Caitlynn Mayhew filled the cardboard box with supplies. Clorox wipes. Protein bars. Handmade masks. Toothpaste.
“Basic needs that most people take for granted, we desperately need on the reservation,” she said. “I’m trying to send as much as possible.”
Mayhew is originally from the Cove community on the Navajo Nation. She now lives in Washington state, but has continued to ship resources to her family on the reservation throughout the COVID-19 pandemic.
Stretching 27,000 square miles across the Southwest, the Navajo Nation unfolds into Arizona, New Mexico and Utah. Geographically, it’s the largest reservation in the United States — and for over 156,000 Diné (as the Navajo people call themselves), it’s home.
It’s also a region that’s been among the most devastated by COVID-19. With 11,101 infections and 574 confirmed deaths as of Thursday, the Navajo Nation has a higher per capita COVID-19 death rate than any U.S. state.
Over the summer, COVID-19 cases declined — amid strict public health orders and grassroots community relief efforts. But, in recent weeks, the reservation and surrounding areas have reported an uptick in new numbers.
“We need our voice to be heard on a national level,” said Mayhew, pointing to pre-existing infrastructure absences that were amplified with the coronavirus — including daily realities like chronically underfunded healthcare, families living without running water or electricity and high rates of food insecurity — inequities rooted in unfulfilled promises and systemic racism dating back to colonization.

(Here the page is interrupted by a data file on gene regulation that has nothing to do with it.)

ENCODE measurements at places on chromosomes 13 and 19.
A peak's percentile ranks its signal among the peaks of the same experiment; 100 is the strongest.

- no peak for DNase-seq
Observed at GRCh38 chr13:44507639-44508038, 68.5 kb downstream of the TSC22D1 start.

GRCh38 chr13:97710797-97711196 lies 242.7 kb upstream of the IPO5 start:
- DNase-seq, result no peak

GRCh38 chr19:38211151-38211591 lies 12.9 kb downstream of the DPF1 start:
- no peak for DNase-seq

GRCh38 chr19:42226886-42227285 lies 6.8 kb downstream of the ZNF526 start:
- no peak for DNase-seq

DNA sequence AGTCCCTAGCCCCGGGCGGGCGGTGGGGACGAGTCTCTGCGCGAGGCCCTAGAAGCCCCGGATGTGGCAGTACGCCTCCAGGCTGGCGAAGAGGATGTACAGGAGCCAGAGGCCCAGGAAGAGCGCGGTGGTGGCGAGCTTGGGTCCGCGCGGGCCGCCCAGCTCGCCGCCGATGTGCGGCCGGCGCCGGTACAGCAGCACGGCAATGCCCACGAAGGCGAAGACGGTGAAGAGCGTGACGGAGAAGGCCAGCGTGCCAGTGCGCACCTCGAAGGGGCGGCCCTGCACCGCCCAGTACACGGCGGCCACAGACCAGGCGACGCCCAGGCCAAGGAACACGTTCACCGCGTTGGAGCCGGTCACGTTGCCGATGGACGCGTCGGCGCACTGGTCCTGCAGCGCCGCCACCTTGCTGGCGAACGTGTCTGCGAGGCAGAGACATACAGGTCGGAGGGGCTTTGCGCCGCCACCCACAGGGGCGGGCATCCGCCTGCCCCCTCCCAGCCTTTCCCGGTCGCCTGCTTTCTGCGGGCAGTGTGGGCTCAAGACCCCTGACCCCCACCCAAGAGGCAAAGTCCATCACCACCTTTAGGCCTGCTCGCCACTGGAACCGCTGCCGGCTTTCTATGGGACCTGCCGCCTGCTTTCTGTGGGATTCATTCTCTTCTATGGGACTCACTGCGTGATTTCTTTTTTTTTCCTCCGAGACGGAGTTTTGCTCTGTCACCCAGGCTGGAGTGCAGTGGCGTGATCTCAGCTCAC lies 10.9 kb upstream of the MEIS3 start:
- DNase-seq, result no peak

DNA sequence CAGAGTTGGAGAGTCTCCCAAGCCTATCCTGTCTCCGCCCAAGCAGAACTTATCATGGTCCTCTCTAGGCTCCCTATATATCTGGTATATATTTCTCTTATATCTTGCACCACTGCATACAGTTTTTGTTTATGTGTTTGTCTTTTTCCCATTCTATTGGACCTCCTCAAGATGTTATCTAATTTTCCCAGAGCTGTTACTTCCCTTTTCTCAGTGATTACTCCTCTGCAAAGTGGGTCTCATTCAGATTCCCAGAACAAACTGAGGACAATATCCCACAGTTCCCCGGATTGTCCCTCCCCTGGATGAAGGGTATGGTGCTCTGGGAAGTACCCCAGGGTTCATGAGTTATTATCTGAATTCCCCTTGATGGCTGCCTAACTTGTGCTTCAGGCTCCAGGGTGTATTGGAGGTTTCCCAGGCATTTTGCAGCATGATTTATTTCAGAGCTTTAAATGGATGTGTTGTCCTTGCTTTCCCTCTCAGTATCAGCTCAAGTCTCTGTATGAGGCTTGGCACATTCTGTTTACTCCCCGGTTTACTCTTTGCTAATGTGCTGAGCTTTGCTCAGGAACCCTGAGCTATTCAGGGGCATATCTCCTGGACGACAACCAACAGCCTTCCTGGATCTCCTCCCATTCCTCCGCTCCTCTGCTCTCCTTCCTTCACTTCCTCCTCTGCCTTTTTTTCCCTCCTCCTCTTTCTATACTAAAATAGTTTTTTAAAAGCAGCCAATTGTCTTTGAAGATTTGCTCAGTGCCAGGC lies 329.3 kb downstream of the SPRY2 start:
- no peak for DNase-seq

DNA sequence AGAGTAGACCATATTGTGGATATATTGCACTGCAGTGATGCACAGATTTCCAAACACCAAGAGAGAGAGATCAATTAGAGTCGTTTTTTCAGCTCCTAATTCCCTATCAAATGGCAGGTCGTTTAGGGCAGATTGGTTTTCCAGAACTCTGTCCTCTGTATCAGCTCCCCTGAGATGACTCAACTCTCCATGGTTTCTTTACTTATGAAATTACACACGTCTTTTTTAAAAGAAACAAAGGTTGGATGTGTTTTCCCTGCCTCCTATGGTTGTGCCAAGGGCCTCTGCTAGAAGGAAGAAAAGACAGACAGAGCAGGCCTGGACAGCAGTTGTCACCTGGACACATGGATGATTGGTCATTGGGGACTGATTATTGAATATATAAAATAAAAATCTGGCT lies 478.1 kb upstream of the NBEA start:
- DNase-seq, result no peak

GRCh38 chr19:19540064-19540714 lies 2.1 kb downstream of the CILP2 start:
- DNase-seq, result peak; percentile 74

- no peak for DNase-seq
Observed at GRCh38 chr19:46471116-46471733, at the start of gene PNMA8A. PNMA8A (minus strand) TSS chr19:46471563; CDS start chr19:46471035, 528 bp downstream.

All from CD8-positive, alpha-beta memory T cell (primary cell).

“It shouldn’t have taken a pandemic for the general public to realize that the community here is disadvantaged,” said Mayhew.
Starting as early as January, Diné have rushed to the frontlines to protect their community. Some, like Mayhew, gather supplies for their relatives — even from states away. Others wrap up bundles of medicine for elders, or use their personal vehicles to deliver groceries and hot meals to remote homes.
“That’s just resiliency — that’s just a reaction of our own culture to get through this,” Ira Vandever, incident commander for Baca-Prewitt Chapter of the Navajo Nation, told USA TODAY. “We’ve been dealing with diseases and [injustice] since 1492, when Columbus came. And we’re still here.”
How can you help? Here’s some Native-led nonprofits working to provide COVID-19 relief for the Navajo Nation and Indigenous communities across the country.
Click here to read more.
SOURCE: USA Today, Wyatte Grantham-Philips